Next page . . . . Previous page . . . . Speeches . . . . Contents . . . . Sittings . . . . Search

Legislative Assembly for the ACT: 2006 Week 4 Hansard (2 May) . . Page.. 1036..


MR HARGREAVES (continuing):

whether we are talking about wheelchair-accessible taxis or taxis for the general public. The current operator of the taxi system in the ACT has assured the government on so many occasions that I am sick of hearing it that the taxi network despatching system will be fixed. I am sure that in the time they have been addressing it people have been born, lived their lives and died. I am getting heartily sick of it.

The complaint that I hear most of all from people is that a taxi does not turn up or that it turns up late. I am absolutely convinced that there are not enough taxis on the road. The people who have been saying not to give us more taxis are doing nothing more than protecting a proprietary right to perpetual licence plates and the imagined value of them.

The government released defined rights for 10 transferable taxi licences at a ballot on Wednesday, 19 April this year as part of the release of up to 40 taxi plates over two years. Members will remember my advising the house of that. People who were in the industry said, "Oh, woe is me. You are not going to get that much interest."The interesting thing about that was that 121 applications were received in the first ballot. That indicates to me a strong demand to take up taxi licences. As a result, a further ballot for 10 licences will be held later this year.

This release program was developed following a decline in the performance of standard taxis, as I have already mentioned, but we still get a stream of complaints from consumers. Interestingly, one sector of the industry actually asked for 13 extra plates. We obliged with 10. We are going to fix that a bit later in the year. Unlike previous taxi licence releases, which involved the auctioning of perpetual taxi licences, these licences have been released by the government for a six-year term.

Most perpetual taxi licences are owned by passive investors and leased to taxi operators for a fee of between $20,000 and $25,000 a year. The government's releasing of leased taxi licences directly to taxi operators will give operators more control over their businesses. The annual fee for the leased licences will be $20,000, which is at the lower end of the range of lease fees currently charged in the market by private taxi licence holders.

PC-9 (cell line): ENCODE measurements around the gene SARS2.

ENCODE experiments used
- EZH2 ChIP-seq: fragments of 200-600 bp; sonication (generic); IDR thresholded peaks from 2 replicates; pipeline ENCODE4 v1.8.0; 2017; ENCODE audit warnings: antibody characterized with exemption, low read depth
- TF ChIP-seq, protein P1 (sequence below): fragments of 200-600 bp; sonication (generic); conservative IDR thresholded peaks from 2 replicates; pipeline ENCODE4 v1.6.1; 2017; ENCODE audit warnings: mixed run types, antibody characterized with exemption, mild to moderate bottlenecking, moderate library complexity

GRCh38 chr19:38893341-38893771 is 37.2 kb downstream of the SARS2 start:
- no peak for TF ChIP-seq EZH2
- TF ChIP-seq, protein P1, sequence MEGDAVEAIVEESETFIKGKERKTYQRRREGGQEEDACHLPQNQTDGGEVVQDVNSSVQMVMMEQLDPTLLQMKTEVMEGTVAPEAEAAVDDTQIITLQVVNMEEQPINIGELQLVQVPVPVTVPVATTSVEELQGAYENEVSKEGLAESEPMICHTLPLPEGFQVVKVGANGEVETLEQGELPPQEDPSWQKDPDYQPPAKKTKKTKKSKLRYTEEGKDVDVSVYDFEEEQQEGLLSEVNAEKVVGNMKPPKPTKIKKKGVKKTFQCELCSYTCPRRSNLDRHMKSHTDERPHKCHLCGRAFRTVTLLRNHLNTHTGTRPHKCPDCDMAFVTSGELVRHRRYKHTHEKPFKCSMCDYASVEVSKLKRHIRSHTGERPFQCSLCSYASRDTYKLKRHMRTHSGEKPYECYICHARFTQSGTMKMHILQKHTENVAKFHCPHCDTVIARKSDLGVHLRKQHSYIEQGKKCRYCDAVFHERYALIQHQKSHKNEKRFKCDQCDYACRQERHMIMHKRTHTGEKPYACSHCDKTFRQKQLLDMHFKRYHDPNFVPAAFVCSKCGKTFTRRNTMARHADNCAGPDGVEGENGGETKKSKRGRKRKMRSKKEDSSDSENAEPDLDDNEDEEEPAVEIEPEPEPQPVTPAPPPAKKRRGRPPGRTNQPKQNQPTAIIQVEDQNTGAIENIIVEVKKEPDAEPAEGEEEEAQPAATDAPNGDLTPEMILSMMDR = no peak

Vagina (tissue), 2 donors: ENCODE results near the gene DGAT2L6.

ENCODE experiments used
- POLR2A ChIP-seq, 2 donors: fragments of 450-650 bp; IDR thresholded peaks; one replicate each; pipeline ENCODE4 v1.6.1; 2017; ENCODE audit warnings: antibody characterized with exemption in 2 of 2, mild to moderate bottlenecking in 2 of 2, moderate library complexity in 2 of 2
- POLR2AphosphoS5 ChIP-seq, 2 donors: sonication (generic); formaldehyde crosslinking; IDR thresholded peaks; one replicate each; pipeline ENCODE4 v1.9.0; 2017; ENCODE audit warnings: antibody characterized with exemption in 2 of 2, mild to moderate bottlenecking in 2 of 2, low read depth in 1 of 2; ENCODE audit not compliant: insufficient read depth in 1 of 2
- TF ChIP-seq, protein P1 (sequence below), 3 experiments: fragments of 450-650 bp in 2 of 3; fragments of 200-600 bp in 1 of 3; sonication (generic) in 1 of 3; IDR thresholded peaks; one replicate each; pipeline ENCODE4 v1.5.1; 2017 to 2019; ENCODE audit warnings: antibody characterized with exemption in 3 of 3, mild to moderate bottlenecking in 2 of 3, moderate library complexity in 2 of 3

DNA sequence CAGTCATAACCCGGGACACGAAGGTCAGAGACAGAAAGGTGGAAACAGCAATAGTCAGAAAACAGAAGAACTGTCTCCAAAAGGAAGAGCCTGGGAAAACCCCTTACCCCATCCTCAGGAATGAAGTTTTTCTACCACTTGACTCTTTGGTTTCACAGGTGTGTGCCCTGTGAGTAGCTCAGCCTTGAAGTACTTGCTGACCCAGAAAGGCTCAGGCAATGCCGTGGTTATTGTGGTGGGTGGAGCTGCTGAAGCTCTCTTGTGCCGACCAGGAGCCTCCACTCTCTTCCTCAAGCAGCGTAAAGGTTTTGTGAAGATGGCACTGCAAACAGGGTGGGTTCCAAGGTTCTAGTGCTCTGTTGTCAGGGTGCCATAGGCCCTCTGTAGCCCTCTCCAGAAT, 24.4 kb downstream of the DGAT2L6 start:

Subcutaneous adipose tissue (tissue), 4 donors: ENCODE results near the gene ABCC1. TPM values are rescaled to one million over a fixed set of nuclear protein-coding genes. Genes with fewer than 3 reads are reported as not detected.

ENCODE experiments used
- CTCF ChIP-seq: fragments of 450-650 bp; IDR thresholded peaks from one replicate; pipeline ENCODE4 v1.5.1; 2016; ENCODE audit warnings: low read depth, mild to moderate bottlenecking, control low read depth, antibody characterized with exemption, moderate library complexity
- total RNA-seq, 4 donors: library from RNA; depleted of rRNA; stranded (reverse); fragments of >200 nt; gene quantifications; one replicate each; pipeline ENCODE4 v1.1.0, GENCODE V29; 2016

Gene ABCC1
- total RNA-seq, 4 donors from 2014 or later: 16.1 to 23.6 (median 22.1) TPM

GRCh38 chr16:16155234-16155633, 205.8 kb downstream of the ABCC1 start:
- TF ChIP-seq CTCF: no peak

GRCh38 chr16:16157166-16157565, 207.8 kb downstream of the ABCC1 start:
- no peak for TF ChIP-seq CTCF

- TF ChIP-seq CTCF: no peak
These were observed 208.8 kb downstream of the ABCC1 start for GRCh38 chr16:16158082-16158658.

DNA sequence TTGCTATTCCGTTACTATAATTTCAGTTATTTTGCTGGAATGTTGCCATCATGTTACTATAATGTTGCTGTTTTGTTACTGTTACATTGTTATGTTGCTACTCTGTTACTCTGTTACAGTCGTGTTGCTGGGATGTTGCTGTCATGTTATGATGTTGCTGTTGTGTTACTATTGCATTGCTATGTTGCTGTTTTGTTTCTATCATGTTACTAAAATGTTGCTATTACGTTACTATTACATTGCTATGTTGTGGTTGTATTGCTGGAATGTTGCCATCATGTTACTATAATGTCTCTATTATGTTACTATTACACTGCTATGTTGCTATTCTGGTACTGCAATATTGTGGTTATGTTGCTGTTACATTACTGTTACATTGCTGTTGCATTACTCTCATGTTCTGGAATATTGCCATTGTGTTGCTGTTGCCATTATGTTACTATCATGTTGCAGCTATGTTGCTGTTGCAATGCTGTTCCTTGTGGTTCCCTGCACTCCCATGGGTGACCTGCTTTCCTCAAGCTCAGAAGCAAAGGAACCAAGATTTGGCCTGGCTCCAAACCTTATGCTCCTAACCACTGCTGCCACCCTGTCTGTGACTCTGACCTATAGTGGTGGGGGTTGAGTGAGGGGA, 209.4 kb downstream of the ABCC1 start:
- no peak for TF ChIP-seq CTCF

I was devastated to overhear a conversation some months ago about somebody who said that they were only getting a 10 per cent return on their investment. I thought that most people I knew would be as pleased as punch with a 10 per cent return on their investment. The people who were holders of these perpetual licences were not even residents of this town. That was also part of the motivation to do something about that.

The road transport authority has approved new minimum service standards for standard taxi networks and they became effective in February this year. The minimum service standards establish enforceable standards for, amongst other things, taxi waiting times, telephone response times and complaints handling. A failure to meet the standards could result in disciplinary action being taken, including the imposition of financial penalties.

We have heard tales of woe coming out of Canberra Cabs about what will happen if we fine the industry. Bad luck, simply bad luck! The people of this town have waited too long for a decent taxi service. We will be releasing more plates as the demand goes ahead. We will be fining for lack of service standard adherence. Let me tell you that if that does not work, we will go and investigate having another taxi network for this town.


Next page . . . . Previous page. . . . Speeches . . . . Contents . . . . Sittings . . . . Search